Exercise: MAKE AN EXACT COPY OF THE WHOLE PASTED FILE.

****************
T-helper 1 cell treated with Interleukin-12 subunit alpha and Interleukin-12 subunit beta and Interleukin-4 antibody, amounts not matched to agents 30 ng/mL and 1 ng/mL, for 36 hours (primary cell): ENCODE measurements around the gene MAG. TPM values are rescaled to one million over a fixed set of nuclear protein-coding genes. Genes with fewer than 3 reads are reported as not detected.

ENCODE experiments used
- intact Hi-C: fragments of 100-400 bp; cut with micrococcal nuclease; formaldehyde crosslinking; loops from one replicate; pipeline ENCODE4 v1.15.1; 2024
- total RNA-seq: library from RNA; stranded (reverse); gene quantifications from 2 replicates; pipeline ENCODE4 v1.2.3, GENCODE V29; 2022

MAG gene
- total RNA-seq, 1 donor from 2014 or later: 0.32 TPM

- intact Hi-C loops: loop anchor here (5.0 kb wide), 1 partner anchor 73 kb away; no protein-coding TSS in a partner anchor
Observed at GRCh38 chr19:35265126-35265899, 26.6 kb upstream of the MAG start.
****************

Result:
T-helper 1 cell treated with Interleukin-12 subunit alpha and Interleukin-12 subunit beta and Interleukin-4 antibody, amounts not matched to agents 30 ng/mL and 1 ng/mL, for 36 hours (primary cell): ENCODE measurements around the gene MAG. TPM values are rescaled to one million over a fixed set of nuclear protein-coding genes. Genes with fewer than 3 reads are reported as not detected.

ENCODE experiments used
- intact Hi-C: fragments of 100-400 bp; cut with micrococcal nuclease; formaldehyde crosslinking; loops from one replicate; pipeline ENCODE4 v1.15.1; 2024
- total RNA-seq: library from RNA; stranded (reverse); gene quantifications from 2 replicates; pipeline ENCODE4 v1.2.3, GENCODE V29; 2022

MAG gene
- total RNA-seq, 1 donor from 2014 or later: 0.32 TPM

- intact Hi-C loops: loop anchor here (5.0 kb wide), 1 partner anchor 73 kb away; no protein-coding TSS in a partner anchor
Observed at GRCh38 chr19:35265126-35265899, 26.6 kb upstream of the MAG start.